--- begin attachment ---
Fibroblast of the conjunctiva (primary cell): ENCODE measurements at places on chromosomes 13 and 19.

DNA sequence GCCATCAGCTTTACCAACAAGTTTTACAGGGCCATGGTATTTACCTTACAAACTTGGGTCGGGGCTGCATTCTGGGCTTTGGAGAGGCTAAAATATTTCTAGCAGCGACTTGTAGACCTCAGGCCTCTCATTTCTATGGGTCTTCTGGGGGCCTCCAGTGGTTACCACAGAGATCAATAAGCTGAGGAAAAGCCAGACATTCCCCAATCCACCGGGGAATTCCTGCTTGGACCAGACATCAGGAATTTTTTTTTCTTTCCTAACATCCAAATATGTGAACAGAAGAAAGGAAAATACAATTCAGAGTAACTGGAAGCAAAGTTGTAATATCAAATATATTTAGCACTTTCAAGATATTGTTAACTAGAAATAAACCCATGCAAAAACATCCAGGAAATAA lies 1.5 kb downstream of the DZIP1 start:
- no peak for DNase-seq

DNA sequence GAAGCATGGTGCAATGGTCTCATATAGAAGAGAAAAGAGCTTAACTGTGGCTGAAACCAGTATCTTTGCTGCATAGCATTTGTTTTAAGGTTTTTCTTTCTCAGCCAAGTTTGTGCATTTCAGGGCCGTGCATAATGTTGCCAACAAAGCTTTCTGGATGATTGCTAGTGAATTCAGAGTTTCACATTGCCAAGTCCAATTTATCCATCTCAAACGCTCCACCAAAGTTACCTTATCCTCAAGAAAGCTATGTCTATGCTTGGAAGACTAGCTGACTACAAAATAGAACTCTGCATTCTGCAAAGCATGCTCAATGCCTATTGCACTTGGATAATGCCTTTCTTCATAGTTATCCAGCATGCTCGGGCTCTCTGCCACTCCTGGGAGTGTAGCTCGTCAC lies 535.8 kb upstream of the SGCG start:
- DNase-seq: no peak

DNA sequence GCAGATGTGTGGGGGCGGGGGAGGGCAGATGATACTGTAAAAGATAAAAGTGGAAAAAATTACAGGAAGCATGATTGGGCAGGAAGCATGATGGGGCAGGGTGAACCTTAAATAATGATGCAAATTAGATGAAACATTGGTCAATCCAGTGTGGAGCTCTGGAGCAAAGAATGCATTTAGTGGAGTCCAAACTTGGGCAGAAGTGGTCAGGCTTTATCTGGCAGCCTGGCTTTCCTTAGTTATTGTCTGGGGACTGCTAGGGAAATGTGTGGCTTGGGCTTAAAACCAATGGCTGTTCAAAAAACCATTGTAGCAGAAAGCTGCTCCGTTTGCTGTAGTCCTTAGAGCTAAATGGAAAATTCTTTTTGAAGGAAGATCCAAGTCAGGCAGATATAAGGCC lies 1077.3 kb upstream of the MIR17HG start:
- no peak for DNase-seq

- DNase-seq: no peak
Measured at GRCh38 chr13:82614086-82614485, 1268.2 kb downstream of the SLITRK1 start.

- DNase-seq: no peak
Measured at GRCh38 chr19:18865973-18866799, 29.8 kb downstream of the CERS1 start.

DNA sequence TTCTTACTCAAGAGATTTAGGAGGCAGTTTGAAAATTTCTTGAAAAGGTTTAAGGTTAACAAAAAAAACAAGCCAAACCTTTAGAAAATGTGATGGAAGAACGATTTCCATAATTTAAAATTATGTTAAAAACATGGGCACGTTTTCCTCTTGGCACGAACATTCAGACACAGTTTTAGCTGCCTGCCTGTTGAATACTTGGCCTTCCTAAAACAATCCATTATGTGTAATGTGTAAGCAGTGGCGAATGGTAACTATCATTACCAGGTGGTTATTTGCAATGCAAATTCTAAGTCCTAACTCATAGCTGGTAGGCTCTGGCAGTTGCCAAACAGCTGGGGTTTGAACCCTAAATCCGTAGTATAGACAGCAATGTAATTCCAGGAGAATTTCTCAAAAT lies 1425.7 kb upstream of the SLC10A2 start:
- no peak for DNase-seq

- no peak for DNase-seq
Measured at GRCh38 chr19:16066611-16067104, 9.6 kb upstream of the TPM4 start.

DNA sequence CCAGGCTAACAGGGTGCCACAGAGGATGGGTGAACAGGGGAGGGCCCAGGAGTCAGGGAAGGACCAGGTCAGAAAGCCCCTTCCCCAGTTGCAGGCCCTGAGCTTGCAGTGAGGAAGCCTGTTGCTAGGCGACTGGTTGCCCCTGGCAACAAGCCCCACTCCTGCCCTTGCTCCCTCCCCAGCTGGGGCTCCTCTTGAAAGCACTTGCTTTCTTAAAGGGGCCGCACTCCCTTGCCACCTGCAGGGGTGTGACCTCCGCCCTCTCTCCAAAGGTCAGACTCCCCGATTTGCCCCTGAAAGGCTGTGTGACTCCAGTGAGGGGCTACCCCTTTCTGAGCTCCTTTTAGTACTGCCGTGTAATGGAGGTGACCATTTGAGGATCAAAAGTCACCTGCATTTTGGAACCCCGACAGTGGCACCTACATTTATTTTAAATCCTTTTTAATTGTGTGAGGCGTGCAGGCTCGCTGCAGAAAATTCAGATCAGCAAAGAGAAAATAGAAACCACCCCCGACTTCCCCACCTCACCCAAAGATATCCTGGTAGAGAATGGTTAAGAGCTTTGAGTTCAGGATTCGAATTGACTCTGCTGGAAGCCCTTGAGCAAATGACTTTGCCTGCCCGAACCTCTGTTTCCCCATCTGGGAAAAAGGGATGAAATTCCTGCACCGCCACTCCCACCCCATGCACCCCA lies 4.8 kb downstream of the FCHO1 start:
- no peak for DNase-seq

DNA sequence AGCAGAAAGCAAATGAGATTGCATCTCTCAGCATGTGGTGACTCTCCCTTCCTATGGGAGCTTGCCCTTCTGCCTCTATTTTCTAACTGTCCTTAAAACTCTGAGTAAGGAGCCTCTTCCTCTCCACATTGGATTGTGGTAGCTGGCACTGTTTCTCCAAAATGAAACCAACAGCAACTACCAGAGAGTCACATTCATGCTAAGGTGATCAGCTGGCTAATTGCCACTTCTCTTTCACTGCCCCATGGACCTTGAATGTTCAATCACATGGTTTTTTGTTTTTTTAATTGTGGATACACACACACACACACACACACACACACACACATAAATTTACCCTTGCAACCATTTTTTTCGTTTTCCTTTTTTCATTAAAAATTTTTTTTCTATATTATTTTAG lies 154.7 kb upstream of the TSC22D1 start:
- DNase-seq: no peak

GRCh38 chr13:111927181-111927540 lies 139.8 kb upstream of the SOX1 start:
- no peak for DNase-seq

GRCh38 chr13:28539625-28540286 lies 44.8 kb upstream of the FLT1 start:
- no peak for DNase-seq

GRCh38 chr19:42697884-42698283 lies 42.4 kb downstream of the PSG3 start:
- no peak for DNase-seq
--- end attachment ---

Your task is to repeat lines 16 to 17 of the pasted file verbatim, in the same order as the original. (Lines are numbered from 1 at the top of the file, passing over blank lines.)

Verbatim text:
DNA sequence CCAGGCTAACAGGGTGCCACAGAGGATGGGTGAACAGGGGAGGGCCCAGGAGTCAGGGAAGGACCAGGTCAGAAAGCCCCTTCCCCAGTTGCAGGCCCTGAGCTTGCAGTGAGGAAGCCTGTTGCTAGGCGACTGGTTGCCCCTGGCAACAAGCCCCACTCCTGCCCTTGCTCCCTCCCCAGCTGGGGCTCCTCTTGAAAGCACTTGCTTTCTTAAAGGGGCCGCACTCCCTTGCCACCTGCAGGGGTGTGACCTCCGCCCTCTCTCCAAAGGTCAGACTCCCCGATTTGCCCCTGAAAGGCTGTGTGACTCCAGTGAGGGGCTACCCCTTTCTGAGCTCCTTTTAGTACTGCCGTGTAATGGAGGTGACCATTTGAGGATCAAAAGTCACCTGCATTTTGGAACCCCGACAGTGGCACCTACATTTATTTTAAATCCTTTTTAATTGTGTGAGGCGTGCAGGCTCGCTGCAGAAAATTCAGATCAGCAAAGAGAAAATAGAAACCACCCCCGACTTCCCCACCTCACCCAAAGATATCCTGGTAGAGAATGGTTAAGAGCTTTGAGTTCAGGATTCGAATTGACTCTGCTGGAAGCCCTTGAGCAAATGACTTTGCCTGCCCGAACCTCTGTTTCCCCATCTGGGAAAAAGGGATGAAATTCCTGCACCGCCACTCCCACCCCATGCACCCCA lies 4.8 kb downstream of the FCHO1 start:
- no peak for DNase-seq